These newspapers presented to British audiences a view of Maghrebi diversity, and diplomatic relations with Europe free of anti-Maghrebi rhetoric.
By Nat Cutter, University of Melbourne
Note: This blog post is cross-posted on Medieval & Early Modern Orients with permission.
Historians often argue that most early modern British people knew little or nothing true about the Maghreb or its people; informed by fictionalised, polemical, allegorical and occasionally factual accounts, Britons viewed Maghreb as alien, dangerous, undifferentiated and chaotic. As part of my research into British expatriates who lived in the Maghreb (see my first three blog posts), I wanted to understand how true this was for them, and how they might have contributed to changing the narrative at home. I realised that a great way into the information they might have received was to look at periodical news, that is, newspapers. The seventeenth century was time when regular newspapers started to take off in Britain, and these publications were positively devoured by British audiences – more than 30,000 individual issues were published before 1700, and each issue could be hundreds or thousands of copies. While literate, male, middle-class Londoners like my expatriates were a key audience, newspapers were passed between acquaintances and read aloud in public, so the news and views they contained reached a much larger proportion of the British population.
Coming from foreign news based on eyewitness accounts, and often backed by government authority, the major newspapers gained a reputation for up-to-date and reliable information to the extent that they were used in court cases and historical research. Looking at these papers, I found thousands of items that together presented to British audiences a view of Maghrebi ethnic, political, and religious diversity, and diplomatic relations with Europe and Britain, that was robust, detailed, and largely free of the anti-Maghrebi rhetoric that appeared in other publications.1 I’ll talk more about the content of this material in future posts, but for now, I want to talk about how newspapers got their information in the first place, which will help us understand why it was such high-quality. Official government papers, like the London Gazette, got their foreign news mainly from consuls living in foreign countries, so we can match up some letters sent directly to London from the Maghreb to articles that got printed there. But there were plenty of non-government papers, who drew their information from other places, and lots of articles in the Gazette talk about the Maghreb but don’t come straight from there. So how did they get the news? To answer this, we need to use the letters that I’ve been working with, which describe how news was part of the daily life for expatriates.2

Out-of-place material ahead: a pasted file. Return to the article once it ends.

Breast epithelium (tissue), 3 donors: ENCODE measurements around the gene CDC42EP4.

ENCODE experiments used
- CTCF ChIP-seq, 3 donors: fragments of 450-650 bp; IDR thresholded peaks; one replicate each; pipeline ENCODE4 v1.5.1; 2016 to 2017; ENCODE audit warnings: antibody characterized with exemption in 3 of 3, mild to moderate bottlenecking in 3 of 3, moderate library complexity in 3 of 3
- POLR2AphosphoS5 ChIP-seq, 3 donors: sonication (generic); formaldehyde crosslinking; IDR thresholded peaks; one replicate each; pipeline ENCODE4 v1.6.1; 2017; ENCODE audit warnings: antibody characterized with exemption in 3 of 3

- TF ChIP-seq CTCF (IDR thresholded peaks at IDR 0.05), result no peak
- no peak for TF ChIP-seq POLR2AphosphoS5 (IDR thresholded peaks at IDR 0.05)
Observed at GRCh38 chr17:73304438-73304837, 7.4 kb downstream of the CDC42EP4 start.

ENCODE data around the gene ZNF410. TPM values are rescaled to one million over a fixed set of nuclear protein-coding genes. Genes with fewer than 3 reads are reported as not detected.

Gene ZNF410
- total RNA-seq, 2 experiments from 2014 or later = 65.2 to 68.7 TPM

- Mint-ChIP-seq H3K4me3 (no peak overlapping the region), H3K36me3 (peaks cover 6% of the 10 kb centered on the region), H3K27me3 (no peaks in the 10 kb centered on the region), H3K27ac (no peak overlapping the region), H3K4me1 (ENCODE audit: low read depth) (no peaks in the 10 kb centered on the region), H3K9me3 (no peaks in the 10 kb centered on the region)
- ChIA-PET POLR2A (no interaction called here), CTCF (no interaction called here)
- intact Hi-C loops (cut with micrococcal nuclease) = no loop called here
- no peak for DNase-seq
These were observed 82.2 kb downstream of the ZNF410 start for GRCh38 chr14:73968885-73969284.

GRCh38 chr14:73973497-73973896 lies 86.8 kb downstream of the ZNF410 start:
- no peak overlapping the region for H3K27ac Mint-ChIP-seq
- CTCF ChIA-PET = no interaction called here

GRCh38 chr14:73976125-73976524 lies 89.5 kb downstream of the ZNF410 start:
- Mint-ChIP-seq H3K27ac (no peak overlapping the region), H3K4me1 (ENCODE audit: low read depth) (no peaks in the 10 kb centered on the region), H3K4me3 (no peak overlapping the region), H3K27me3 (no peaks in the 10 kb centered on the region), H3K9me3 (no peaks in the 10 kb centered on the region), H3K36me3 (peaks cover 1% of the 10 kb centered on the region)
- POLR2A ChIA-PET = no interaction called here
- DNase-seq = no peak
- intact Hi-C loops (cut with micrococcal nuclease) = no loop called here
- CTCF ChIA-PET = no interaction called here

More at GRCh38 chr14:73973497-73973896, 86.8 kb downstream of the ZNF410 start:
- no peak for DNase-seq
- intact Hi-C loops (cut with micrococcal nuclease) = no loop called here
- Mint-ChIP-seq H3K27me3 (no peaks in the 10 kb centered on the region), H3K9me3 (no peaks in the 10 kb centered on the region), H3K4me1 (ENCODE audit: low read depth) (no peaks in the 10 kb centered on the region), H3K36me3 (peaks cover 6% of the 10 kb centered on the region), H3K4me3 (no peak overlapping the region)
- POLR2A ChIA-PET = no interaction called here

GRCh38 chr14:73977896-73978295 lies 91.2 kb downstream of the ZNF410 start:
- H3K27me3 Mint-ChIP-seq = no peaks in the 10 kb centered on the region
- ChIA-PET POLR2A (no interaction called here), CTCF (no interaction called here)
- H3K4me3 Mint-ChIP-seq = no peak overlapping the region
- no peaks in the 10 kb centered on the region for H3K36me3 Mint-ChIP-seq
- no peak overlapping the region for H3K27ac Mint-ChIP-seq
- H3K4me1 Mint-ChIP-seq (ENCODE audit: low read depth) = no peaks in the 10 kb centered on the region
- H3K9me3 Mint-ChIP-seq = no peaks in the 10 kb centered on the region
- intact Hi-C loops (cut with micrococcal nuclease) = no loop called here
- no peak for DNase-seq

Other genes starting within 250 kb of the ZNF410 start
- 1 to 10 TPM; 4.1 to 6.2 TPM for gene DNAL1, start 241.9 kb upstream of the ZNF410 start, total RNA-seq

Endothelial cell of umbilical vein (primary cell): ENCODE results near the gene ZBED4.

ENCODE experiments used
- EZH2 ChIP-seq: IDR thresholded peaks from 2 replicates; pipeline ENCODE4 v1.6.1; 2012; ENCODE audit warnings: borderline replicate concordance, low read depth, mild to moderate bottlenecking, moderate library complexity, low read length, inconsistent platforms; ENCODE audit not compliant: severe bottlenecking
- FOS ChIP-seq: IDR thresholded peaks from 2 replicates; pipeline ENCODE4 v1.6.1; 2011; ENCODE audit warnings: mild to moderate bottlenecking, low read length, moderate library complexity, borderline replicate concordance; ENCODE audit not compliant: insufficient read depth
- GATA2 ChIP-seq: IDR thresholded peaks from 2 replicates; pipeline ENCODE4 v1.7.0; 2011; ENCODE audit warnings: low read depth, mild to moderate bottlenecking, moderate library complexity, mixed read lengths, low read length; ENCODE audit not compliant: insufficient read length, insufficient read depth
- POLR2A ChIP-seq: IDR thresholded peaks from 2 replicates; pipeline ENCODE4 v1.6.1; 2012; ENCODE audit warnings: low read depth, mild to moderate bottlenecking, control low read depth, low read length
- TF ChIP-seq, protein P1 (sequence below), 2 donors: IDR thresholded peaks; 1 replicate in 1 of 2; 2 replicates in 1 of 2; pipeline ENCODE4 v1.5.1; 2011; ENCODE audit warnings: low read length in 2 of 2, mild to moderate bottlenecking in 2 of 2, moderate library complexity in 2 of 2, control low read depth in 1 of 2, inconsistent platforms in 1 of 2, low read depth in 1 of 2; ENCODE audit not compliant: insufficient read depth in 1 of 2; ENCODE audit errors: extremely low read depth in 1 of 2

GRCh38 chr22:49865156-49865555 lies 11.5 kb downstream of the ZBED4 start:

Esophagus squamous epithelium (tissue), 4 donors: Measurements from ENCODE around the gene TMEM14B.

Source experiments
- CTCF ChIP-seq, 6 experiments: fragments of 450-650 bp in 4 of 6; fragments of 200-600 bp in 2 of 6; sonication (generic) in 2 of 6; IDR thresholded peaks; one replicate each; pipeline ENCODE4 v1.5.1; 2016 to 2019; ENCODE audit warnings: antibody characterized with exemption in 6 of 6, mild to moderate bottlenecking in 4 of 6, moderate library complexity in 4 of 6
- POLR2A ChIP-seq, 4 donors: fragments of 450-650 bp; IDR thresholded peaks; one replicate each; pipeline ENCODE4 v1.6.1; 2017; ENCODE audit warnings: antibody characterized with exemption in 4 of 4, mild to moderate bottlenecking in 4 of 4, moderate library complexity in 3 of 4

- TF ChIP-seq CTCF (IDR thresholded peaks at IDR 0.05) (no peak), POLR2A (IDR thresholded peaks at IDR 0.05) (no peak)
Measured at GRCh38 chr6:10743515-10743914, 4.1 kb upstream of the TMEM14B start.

News stories naturally always begin with what happened, and how the first recorder learns about it. Sometimes expats in the Maghreb would be eyewitnesses, like Francis Barrington in 1683 Tunis: ‘The ffrench are still riding att the Goletta3; going Inn & out to amuse these people; but meeting with an Algiers [corsair] they contrary to all rules of Civillity & good manners burnt her’.4 Given the consulate’s position on the harbour, Barrington could have seen the action from his bedroom window. But more often local news came from Maghrebi colleagues and informants, as merchant James Chetwood was told by Muslim colleagues in 1697, ‘that there was a hot report in towne & Country that 30 or 40 french Galleys were coming on this Coast, and that the french Consull was fled away from Tunis’.5 Once they had news, expatriates would send it to each other around the Maghreb. Often, they wrote things down in letters, but writing was often a challenge: they needed good supplies of pens and ink and paper, and the time and physical fitness to write. They also needed a reliable way to get the letters where they needed to go: this could be by hamalls (porters for hire), sandalls (local fishing ships), caffaloes (camel caravans), or by larger merchant, corsair or navy ships, and each of these could be diverted or disrupted. Local officials intercepted European correspondence, roads were rendered impassable by rain, stormy seas delayed or sunk ships, and hamalls might charge more money to travel as fast as required. Another option was to tell news to a friend who was travelling and have them pass it on by word of mouth, but it was really important to have someone both the writer and the recipient trusted on board: ‘This you’l receive god willing from the hands of our very deservingly esteemed freind Mr James Chetwood whome haveing discours’d amply about ye affairs tending to the Trades of your & this place leaves not matter for further adition referring you wholy to him’.6
From here, expats would send news to their friends and business partners in Europe, usually in writing on merchant ships. British letters from Algiers, Tunis and Tripoli went all over the Mediterranean – to Livorno, Marseilles, Genoa, Alicante, Cadiz, Venice and elsewhere. Sometimes these letters were lost as well, particularly in times of war. Once they got the letters, Europeans would forward letters on, take out bits of news for their own letters, and pass information on to Italian, French, or Spanish newspapers, so that expatriate information also came to Britain (sometimes in garbled form) by way of European connections. Expatriates also corresponded directly with partners, friends and family in Britain, sending very specific news – sometimes as part of their letters, and sometimes as stand-alone pieces. During the 1680s, the consul in Tunis prepared a manuscript newsletter which he called the ‘Tunis Gazette’, and his colleagues in London esteemed it as ‘the most Methodicall way of writing occurences that can be invested & pray Continue to favour us in the same manner’.7